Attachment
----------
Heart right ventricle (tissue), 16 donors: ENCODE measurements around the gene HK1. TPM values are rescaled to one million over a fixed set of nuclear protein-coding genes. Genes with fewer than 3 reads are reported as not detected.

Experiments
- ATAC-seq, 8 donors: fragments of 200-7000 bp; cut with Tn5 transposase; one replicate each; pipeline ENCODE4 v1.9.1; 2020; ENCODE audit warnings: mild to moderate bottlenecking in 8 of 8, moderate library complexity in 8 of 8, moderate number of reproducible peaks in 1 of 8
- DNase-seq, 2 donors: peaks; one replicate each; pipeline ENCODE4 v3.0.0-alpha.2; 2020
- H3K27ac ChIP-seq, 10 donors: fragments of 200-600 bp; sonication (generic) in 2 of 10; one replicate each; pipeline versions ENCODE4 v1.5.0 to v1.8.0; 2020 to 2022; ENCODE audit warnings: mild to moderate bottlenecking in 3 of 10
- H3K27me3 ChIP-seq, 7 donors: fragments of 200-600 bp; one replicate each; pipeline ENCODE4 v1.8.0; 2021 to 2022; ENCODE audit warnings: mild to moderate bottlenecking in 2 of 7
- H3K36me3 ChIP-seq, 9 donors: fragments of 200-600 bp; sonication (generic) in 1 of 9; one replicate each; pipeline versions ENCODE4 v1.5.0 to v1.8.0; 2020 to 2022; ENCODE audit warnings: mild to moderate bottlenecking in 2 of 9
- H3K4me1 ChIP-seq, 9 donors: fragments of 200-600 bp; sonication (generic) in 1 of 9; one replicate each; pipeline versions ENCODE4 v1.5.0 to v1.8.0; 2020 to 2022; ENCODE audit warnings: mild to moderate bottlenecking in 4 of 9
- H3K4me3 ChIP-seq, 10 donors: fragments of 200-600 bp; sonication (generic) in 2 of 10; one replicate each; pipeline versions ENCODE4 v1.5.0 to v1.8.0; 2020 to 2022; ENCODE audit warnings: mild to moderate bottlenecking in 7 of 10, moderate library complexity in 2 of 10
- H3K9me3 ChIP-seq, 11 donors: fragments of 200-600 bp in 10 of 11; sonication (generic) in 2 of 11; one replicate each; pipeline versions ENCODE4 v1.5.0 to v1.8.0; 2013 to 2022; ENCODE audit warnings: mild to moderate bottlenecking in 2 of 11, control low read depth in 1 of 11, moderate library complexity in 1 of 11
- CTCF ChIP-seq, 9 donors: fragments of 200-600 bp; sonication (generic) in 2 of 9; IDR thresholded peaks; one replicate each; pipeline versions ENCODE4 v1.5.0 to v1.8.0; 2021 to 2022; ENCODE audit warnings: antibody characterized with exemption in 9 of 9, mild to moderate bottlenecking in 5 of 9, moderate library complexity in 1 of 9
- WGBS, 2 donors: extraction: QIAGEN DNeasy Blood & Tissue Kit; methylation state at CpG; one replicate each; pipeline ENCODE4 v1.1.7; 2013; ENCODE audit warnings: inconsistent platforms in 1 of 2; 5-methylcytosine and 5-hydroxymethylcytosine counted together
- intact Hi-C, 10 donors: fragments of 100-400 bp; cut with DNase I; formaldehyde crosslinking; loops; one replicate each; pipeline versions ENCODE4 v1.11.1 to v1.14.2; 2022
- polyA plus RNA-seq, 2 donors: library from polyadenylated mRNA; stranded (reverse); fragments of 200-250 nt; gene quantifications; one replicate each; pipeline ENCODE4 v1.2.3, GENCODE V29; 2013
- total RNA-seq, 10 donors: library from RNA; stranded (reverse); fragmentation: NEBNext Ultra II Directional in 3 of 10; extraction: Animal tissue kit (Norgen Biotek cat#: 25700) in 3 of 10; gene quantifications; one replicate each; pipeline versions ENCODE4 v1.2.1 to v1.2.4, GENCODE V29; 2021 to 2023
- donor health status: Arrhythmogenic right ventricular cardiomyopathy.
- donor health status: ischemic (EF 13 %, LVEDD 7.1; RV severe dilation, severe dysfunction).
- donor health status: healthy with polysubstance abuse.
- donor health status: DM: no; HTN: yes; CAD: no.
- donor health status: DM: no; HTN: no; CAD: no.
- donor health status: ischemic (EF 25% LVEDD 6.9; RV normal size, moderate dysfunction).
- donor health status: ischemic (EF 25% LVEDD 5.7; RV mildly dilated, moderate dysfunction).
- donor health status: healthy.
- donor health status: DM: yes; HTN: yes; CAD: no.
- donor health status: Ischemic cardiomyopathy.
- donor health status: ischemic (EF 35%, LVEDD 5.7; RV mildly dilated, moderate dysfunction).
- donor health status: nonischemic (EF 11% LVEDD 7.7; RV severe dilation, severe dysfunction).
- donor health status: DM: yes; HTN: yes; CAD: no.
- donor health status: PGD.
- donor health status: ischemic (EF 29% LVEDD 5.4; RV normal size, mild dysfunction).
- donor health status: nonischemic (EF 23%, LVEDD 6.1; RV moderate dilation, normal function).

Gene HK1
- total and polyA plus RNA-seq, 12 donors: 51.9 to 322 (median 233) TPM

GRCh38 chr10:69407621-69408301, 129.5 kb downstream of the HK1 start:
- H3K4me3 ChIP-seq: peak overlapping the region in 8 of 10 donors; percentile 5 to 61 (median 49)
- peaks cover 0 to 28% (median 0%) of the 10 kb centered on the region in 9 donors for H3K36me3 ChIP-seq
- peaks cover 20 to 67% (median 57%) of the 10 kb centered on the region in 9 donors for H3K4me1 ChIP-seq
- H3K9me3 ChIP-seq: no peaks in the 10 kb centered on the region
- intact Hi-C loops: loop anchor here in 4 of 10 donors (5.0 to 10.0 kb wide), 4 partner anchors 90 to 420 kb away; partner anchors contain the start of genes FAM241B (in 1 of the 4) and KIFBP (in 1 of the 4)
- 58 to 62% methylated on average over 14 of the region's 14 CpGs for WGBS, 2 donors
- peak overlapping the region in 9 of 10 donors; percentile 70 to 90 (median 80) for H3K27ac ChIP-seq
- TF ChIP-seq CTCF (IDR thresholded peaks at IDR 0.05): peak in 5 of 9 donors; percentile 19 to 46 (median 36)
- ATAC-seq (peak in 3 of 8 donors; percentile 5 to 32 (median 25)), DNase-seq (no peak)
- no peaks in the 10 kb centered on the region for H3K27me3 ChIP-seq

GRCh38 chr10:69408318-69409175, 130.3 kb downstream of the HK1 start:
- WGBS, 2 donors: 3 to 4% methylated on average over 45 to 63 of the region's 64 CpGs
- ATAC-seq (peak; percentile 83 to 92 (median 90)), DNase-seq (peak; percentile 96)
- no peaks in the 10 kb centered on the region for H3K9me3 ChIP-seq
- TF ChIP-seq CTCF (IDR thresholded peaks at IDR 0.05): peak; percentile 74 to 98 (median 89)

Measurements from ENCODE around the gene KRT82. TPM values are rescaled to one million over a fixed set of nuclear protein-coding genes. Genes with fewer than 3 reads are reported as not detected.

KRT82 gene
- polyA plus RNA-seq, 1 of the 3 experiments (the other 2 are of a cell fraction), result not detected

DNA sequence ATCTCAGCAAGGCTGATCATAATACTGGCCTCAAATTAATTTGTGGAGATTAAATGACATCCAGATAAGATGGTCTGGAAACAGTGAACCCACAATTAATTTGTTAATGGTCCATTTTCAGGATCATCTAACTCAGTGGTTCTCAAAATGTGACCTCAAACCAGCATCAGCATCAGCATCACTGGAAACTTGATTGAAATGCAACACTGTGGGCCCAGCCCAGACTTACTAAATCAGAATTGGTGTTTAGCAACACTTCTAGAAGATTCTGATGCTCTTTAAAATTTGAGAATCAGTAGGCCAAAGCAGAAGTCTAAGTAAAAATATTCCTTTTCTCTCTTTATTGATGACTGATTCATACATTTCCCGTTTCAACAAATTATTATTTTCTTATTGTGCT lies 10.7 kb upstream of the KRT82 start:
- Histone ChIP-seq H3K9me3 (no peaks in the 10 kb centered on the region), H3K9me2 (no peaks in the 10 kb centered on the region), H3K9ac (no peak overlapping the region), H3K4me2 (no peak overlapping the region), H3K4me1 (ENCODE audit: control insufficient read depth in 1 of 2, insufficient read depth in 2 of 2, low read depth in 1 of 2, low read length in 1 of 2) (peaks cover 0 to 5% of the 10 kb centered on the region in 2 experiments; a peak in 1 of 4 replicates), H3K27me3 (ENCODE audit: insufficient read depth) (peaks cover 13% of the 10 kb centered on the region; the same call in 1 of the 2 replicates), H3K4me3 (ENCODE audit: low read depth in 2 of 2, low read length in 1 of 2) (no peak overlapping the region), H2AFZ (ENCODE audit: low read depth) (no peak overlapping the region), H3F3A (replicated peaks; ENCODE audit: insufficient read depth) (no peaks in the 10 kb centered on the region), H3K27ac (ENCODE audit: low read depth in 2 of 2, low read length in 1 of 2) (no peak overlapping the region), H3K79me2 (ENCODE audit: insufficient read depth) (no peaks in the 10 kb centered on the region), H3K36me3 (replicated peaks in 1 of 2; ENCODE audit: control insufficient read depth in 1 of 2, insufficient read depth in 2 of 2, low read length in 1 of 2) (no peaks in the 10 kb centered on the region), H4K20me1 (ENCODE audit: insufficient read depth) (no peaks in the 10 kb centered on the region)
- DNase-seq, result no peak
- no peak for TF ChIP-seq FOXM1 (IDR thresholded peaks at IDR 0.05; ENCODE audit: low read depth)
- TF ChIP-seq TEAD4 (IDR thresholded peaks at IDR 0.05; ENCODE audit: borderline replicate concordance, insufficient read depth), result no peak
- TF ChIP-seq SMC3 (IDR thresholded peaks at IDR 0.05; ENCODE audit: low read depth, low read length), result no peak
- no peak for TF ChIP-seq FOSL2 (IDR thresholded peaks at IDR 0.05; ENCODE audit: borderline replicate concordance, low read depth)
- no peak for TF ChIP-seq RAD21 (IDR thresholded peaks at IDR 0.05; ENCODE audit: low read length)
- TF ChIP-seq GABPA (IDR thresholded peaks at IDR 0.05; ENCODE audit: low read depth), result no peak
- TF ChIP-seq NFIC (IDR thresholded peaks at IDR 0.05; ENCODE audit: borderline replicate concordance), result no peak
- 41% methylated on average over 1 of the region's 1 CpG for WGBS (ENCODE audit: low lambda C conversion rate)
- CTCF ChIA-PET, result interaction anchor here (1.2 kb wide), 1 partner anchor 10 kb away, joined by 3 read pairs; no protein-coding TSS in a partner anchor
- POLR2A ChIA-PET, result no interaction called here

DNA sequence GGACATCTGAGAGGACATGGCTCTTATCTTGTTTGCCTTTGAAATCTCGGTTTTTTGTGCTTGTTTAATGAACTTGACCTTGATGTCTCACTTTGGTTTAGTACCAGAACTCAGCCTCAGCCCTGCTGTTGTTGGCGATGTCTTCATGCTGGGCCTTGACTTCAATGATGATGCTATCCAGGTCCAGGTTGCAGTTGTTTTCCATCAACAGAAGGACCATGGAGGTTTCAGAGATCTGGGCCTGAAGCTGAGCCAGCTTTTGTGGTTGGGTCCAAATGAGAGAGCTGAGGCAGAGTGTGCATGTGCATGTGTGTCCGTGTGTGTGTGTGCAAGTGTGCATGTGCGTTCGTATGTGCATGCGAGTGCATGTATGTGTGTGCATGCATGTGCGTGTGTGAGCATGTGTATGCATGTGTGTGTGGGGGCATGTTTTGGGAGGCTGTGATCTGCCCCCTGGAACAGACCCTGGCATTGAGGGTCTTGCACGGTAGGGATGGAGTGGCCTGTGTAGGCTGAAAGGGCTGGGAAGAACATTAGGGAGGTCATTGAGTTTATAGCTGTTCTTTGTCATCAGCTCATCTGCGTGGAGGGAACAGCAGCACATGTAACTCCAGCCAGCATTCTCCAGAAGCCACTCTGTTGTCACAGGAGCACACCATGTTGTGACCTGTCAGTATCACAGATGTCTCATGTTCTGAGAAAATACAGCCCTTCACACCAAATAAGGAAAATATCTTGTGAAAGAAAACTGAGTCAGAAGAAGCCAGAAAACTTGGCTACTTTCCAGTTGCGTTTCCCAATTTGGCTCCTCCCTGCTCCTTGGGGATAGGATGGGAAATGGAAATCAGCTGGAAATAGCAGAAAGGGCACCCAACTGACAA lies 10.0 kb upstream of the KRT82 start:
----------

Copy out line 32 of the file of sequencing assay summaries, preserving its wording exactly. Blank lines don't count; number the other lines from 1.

Gene HK1